"Resistance Address" counters Trump's Speech to Congress despite Downpour

A hat from the Women's March, and an intricate protest sign relentlessly bashing Trump.

40 days into Trump's presidency, a persistent group of demonstrators in the nation's capital are determined to ensure what they see as poisonous, divisive rhetoric stays far from normalization.

Between massive actions like the Women's March which are soaking up a majority of mainstream media coverage, smaller groups often numbering in dozens to few hundreds are taking to the streets almost daily. For them, protest isn't so much a revolution, it's an evolution - the aim being to keep the conversation going and the pressure on elected officials almost constant as the nation looks at four years of a Trump presidency.

For the local anti-Trump coalition, Trump's first major speech was a perfect occasion to do just that. MoveOn.org, Food & Water Watch, and other left-wing activist collectives teamed up to challenge Trump's address with one of their own. The "Resistance Address," as they called it, was billed as counter-programming to the "moral crisis" generated and advanced by Trump's White House.

Despite a cold and drenching rain hours before Trump's speech, about one hundred gathered outside the White House in a sea of umbrellas and ponchos in a show of resistance against the nation's new president delivered by Trump's arch nemesis, Rosie O'Donnell.

A rain-soaked protest sign outside the Capitol (or, according to one Trump supporting Twitter egg tweeting at me, "are those liberal tears?"

A post-rally march to the Capitol led the group down an unusually deserted Pennsylvania Avenue, closely guarded by city police on every corner. They met with other protesters at a courtyard park blocks from the Senate, where about two hundred banged pots and bans and chanted "Yes we can" and "Si se puede" in the middle of an ongoing downpour.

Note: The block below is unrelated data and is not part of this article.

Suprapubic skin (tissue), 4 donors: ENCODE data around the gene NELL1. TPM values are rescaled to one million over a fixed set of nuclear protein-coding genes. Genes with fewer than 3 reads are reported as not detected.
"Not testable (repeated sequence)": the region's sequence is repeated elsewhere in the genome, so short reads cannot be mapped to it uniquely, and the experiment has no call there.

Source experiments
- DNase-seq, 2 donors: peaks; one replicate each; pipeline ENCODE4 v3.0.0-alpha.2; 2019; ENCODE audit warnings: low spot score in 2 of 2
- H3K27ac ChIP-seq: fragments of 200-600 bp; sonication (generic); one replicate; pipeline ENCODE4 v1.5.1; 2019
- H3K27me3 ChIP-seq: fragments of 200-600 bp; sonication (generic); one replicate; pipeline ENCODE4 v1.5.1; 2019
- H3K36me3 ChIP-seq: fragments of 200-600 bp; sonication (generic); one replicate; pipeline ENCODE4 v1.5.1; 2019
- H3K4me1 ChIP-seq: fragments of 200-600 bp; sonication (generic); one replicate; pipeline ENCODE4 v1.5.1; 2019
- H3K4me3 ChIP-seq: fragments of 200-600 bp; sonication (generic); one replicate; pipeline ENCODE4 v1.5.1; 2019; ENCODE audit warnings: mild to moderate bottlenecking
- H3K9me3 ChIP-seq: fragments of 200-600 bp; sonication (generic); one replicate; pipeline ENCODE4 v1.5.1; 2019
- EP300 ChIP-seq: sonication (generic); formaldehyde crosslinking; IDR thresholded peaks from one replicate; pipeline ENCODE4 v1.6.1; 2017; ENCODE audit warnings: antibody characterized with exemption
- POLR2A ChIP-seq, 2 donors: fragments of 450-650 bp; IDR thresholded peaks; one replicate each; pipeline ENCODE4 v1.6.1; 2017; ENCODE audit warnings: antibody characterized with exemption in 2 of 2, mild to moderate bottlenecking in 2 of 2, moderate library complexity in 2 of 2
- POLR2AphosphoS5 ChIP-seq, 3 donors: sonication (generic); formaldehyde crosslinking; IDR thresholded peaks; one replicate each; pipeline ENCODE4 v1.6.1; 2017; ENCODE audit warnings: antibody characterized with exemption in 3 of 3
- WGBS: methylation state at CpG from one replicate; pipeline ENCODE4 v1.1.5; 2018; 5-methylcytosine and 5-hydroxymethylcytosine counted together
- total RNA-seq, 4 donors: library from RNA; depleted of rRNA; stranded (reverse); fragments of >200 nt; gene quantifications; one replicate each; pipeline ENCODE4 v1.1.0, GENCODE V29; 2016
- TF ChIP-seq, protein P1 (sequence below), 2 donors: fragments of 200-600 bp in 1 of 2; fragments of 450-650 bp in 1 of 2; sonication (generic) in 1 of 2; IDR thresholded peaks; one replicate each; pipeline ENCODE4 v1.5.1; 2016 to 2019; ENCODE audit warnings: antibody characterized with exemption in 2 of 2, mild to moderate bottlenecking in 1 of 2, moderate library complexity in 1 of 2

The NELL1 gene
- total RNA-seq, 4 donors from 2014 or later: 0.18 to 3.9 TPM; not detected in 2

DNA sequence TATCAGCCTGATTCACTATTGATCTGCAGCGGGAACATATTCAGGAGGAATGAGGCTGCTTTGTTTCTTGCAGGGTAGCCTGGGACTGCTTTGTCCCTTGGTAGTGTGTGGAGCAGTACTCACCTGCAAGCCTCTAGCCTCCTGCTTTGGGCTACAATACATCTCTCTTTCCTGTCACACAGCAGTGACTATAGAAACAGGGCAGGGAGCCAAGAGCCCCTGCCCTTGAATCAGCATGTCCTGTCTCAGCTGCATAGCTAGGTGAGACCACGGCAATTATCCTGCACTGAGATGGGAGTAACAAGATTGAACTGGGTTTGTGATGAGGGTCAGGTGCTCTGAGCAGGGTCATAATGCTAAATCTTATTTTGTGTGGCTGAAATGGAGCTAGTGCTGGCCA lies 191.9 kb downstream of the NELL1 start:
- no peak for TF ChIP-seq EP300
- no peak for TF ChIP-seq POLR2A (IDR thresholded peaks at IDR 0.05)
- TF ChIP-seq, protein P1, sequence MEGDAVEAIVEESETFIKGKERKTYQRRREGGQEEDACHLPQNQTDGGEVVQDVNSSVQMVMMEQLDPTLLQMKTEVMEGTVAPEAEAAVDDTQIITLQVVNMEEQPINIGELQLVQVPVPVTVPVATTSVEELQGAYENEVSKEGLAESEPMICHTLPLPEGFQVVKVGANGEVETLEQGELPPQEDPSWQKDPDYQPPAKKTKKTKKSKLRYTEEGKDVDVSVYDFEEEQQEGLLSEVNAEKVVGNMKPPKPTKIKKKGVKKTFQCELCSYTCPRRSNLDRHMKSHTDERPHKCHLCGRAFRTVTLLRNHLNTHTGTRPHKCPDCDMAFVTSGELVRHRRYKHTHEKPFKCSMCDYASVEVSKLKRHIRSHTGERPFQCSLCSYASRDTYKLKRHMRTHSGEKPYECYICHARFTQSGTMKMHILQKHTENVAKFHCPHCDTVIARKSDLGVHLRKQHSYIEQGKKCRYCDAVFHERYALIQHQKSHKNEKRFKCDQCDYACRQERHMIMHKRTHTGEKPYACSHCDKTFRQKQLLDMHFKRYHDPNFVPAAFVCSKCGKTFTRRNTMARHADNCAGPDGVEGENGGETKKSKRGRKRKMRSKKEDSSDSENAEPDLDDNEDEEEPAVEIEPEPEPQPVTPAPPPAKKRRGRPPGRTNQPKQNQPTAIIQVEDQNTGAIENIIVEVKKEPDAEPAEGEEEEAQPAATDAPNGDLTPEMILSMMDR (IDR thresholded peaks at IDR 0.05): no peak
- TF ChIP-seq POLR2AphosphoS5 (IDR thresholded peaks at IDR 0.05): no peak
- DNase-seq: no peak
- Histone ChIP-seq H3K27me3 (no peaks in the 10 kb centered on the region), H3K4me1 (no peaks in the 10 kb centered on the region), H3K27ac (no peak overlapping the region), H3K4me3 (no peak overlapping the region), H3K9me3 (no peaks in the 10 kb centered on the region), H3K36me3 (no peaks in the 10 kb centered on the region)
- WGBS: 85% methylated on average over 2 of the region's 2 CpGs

Among those gathered outside the Capitol was David Barrows, wearing an uncannily realistic Trump mask and a posterboard challenging Trump's moves supporting the oil industry through controversial pipeline projects.

"I think it always has an impact," Barrows said, asked about the effectiveness of protests against a government that has so far made motions to disregard or discredit citizen activism.

"One time I was the only one demonstrating in front of the White House against the coming war in Iraq, and a foreign tourist said 'oh I thought all Americans were for invading Iraq, until he saw me," adding he believed persistent protests, however small, prove to the world that not all Americans "are rolling over and playing dead for Donald Trump"

Above: That's not actually Trump, don't be fooled. David Barrows, a DC-area resident, protests Trump's oil policies on the night of his address.

The next two months look to be active on the protest front in the nation's capital, with events on a wide range of issues from indigenous rights to support for the scientific community. Trump's supporters are also seeking to organize against liberal protest, with a "March4Trump" attempting to pick up steam on social media. 

If you aren't already, keep up to speed with the latest on the activism scene in Washington, D.C. with my Capital Protest Megalist. Bookmark it! I keep it updated daily with anything significant I can find, left or right-wing.